Calculate new wheel position based on existing chain or belt length
There are 2 approaches to determine what needs to happen to your chain/belt and wheel position when changing sprocket sizes:
Use a semi-fixed position of the rear wheel (hence a semi-fixed sprocket distance) and calculate needed links.
Use the current chain and it's current number of links to calculate the new position of the rear wheel after changing sprocket sizes.
For help on the 1st approach follow this link: Chain Links Calculator for Generic Final Drive with new chain
The 'Loaded Bike: Effect of Final Drive changes on links & wheel position' part
of the main page is
for using the second approach: loading a bike
from the database, changing Current and Custom setup and assume the
current chain with it's current number of links will be used to
calculate the new position of the rear wheel when changing sprocket
So in this case you initially want to check if you can still use your current chain after changing sprockets sizes.
In this part the calculator will calculate the new position of your rear wheel after changing the sprockets. This position is being
compared to the Stock and Current position of the rear wheel. That way you can check on your bike if the new position is feasible or not.
That depens on how much room is still left to tighten or loosen your chain by moving your rear wheel backward or forwards from its current postion.
So you need to check on your bike if that room is available or not.
The calculator uses the loaded Stock chain details and also the Current and Custom chain details you entered to calculate the Stock, Current and Custom rear wheel positions.
To be able to compare them and determine how much the rear wheel needs to moved, for the Stock setup a new chain
(with 0% wear) is assumed to be used. For Current and Custom setup
your current, used chain (with 0.5% wear) is assumed to be used.
A new (unused) chain has not stretched yet. Your Current chain which is assumed to be also your Custom chain, is probably not new and has probably suffered some 'stretched' already.
That is why the calculator also offers the option to enter the amount of 'stretch' or actually 'chain wear' in % for your Current and Custom chains.
Motorcycle chains will wear depending on quality, chain type, maintenance, bike power and riding style. This wear is revealed as 'stretch' but actually the chain does not
stretch, it is actually the clearance between the bushings and the links that
wear out and gets bigger over time. When that clearance is too big, a chain
needs to be replaced. As a rule of thumb O-ring chains need to be replaced arround 1% 'stretch' and Non-O-ring chains arround 2%
The default GC setting for 'Current' and ' Custom' chain wear is assuming the chain to be an O-ring chain which is at it's 'half-life' so has 0,5% wear.
If you have a relatively new chain you can adjust is downward (or even to 0% is it is a new chain) of if an old chain already, adjust upwards.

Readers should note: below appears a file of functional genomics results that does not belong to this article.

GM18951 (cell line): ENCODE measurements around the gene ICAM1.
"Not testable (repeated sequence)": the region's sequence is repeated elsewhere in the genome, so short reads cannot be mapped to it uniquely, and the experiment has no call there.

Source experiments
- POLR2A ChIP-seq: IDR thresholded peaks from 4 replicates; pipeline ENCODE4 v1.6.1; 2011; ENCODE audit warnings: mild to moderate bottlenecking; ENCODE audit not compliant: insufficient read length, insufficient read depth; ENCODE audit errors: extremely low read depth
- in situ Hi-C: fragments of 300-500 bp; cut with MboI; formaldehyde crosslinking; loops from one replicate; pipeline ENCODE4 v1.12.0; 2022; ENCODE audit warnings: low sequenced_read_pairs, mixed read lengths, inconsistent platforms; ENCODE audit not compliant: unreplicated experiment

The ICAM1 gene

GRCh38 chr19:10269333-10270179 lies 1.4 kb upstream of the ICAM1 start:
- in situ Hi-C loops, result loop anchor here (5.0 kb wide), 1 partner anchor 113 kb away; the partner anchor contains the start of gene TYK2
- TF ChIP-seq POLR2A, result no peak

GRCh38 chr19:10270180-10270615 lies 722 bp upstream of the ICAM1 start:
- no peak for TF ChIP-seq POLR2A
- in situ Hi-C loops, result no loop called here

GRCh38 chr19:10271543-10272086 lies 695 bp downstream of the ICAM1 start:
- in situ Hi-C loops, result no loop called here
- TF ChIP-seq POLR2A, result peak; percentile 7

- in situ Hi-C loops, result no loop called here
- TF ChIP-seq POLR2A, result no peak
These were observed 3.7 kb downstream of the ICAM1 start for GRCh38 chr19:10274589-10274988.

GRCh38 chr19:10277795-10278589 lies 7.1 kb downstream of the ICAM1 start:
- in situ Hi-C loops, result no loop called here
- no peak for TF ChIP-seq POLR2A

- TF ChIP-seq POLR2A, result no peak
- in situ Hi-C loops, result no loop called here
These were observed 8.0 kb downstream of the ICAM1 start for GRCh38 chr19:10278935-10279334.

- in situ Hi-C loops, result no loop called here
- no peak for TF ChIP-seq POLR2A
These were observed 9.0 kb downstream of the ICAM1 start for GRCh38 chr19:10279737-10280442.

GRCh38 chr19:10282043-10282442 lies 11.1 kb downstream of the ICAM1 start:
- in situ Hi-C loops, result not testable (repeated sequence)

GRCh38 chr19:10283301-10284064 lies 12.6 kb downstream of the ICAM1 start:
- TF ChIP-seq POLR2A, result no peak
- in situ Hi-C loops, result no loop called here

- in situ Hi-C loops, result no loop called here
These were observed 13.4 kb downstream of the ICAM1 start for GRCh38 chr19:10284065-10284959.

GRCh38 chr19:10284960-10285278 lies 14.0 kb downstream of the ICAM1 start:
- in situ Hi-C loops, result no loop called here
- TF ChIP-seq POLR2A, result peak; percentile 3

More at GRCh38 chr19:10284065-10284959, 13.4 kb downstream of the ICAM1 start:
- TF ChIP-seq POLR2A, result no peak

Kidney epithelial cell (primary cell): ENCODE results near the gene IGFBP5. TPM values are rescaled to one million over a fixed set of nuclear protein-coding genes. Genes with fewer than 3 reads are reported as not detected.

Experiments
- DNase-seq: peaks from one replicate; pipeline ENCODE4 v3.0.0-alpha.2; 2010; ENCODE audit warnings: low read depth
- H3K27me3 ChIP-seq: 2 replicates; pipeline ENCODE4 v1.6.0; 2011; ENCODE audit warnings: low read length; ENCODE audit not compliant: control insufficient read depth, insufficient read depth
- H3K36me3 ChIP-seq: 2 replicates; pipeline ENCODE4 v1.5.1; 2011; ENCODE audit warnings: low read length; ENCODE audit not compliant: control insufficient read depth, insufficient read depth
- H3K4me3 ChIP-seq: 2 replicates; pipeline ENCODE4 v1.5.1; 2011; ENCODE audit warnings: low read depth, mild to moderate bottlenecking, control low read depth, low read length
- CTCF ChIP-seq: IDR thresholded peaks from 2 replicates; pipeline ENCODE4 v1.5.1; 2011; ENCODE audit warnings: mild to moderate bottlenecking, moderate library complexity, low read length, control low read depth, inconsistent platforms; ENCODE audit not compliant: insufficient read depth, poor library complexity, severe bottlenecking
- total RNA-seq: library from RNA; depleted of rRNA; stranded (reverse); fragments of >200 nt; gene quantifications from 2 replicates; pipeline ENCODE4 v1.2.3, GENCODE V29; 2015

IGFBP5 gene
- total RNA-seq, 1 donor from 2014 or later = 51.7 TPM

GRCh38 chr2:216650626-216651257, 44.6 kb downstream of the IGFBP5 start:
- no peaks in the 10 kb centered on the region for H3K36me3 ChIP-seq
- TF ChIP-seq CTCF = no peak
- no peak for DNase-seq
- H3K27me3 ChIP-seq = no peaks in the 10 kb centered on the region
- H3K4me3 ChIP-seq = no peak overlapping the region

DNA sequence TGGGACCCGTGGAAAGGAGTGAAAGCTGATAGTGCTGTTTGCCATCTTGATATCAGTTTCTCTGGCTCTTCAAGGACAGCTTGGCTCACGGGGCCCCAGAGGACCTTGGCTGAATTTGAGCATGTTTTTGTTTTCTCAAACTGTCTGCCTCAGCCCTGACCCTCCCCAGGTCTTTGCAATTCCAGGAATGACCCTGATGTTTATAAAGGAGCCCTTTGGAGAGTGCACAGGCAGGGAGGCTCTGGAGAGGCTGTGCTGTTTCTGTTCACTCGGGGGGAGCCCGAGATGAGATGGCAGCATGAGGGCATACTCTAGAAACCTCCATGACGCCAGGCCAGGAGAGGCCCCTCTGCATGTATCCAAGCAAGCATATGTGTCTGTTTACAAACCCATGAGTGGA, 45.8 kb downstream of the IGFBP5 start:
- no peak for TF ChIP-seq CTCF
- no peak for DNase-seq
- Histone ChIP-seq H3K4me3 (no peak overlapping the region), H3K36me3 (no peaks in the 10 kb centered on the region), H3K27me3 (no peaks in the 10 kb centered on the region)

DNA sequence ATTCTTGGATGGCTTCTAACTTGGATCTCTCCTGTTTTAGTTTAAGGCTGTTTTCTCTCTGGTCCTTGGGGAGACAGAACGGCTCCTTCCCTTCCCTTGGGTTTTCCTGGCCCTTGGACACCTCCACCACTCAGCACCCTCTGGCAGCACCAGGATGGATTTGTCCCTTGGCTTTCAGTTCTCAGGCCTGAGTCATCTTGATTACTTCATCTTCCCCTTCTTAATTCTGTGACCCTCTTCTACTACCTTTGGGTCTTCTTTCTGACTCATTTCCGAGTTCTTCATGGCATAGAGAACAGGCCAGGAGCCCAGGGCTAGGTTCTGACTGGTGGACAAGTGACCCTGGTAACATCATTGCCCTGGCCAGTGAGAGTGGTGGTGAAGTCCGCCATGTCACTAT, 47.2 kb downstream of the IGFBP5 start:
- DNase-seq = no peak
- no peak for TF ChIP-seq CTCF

There is a method to determine the actual amount of 'stretch' or 'wear' by
accurately measuring 16 links, counting both roller and pin links. Comparing the
measured length to a new chain with theoretical 0% 'wear' will indicate the wear
of your current chain as follows:
Chain Wear Percentage = (Measured length 16
links - ( 16 * Chain Pitch)) / ( 16 * Chain Pitch / 100)
Example in Inch: Measured 16 links = 10.09", Chain Type = 525 (so pitch new =
Wear Percentage = (10.09- (16 * 0.625)) / (16 * 0.625 / 100) = 0.90%
Example in Milimeter: Measured 16 links = 256.3 mm, Chain Type = 525 (so
putch new = 15.875 mm)
Wear Percentage = (256.3 - (16 * 15.875) / (16
* 15.875 / 100) = 0.90%
As this calculater calculates the result for 3 setups, for it to work, a bike needs to be loaded from the GC
database. After loading your bike from the
database you need to:
1) Update Current Setup to reflect your current bike
2) Update Custom
Setup to reflect what you are considering to change and
3) If known, adjust the chain wear in % for Current and Custom Setup. Initialy Chain Wear is
set at 0.5%.
First, based on the number of links and the entered Chain pitch, the theoretical
length will be calculated and is shown in table "Current Chain
Loaded Bike: Effect of sprocket & chain changes".
For Belt drive bikes the same can be done to calculate the total belt
lenght, in this case also the pitch needs to be available and instead of
links you need to fill out the numer of teeth of the belt.
This information is not of much use but it is used to calculate the necessary sprocket distance later on.
Remark: This shown
chain length does NOT change here when changing sprockets !
In this table (initialy) it is assumed
that you keep your current chain (or belt) with its current number of links
(teeth if belt) and hence its current length.
The length of your current chain
(or belt) is used to calculate the
sprocket distance as that DOES change when changing sprockets. See next Help
Next: Calculate sprocket distance based on total chain length and sprocket combination
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